Argentina vitually closed the door today to cooperating with the U.S. effort to hold down grain sales to the Soviets, although it hinted that attitude could change if the Carter administration offered political concessions.
Argentina is an important exporter to the Soviet Union of the agricultural products that President Carter is attempting to cut back in retaliation for the invasion of Afghanistan.
Experts here believe Argentina could offset a substantial portion of the 17 million tons of grain, mostly corn and soybeans, that the United States has denied the Soviets.
"We refuse to take part in punitive decisions or attitudes which were adopted without our prior participation or which are taken in centers of decision outside our country," a Foreign Ministry statement said. "A feature of Argentian foreign policy is not to use economic sanctions as a way to pressure or punish. . . ."
Argentina will, nonetheless, send a low-level of delegation to Saturday's conference in Washington, aimed at convincing grain exporters not to increase their shipments to the Soviet Union to make up the 17 million tons.
The Foreign Ministry statement was viewed as almost entirely negative in terms of what, the United States had hoped from Argentina, which has been heavily criticized by the Carter administration for violations of human rights.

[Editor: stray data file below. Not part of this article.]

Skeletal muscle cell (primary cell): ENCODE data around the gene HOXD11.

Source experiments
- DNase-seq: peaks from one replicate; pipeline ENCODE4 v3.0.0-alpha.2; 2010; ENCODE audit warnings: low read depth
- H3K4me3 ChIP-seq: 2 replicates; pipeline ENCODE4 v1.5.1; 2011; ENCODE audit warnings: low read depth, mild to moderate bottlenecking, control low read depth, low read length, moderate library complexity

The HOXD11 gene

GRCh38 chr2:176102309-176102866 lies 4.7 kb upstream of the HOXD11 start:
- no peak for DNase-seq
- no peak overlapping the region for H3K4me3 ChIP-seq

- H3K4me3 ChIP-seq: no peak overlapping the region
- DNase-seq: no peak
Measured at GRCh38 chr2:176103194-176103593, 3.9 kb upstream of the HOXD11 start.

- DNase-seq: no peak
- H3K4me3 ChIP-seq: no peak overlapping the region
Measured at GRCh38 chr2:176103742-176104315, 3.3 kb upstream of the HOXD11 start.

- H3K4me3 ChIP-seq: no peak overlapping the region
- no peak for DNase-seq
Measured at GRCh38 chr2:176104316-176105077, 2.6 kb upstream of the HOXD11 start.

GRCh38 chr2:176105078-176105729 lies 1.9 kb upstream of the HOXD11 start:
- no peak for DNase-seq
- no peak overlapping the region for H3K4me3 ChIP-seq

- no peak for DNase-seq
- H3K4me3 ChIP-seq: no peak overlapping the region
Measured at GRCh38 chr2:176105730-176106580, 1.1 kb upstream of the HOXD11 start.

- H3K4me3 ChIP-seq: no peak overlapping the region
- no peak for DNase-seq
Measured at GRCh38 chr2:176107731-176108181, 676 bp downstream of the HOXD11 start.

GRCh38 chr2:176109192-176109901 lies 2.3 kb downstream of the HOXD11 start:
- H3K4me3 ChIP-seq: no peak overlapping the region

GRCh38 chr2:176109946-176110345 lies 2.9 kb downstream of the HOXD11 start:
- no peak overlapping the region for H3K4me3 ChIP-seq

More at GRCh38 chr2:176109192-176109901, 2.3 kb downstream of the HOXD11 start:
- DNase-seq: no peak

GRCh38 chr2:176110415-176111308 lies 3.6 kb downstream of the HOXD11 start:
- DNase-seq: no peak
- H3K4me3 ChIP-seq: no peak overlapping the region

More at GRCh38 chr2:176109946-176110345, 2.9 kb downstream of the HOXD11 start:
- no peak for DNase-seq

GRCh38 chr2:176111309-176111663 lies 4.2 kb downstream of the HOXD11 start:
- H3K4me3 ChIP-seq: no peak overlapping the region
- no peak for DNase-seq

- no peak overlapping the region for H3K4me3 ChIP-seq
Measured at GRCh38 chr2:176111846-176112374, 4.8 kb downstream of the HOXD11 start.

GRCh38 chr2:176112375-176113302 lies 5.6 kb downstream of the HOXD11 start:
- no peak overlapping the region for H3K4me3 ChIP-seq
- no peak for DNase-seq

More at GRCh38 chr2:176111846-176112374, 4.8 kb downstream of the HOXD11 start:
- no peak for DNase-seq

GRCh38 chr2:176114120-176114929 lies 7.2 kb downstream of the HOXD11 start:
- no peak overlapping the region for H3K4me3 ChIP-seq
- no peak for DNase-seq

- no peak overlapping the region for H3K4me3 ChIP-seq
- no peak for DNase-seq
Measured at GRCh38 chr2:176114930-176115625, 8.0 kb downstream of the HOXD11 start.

But the statement's last paragraph said Argentina would not agree to "unilateral measures not sacrifice, without plainly justified reasons, the legitimate national interests in the context of our peaceful relations with all nations."
Possible "reasons" that might justify cooperation with the United States were outlined in La Opinion, a newspaper published by the Argentina Army.
According to La Opinion, Argentina wants U.S. help in toning down an Inter-American Human Rights Commission report expected to be highly critical of the government here, normalization of military cooperation and support for Argentina's claim to the British Falkland Islands.
The rights commission is an autonomous body carefully designed to be immune to any government's influence. Further, it was understood here that the Carter administration in unlikely to engage in such political trade-offs in return for Argentina restraint on grain sales.
The Soviet Union has better trade and political relations with the right-wing junta here than does the United States, although the junta frequently proclaims its "Western values" and denounces communism.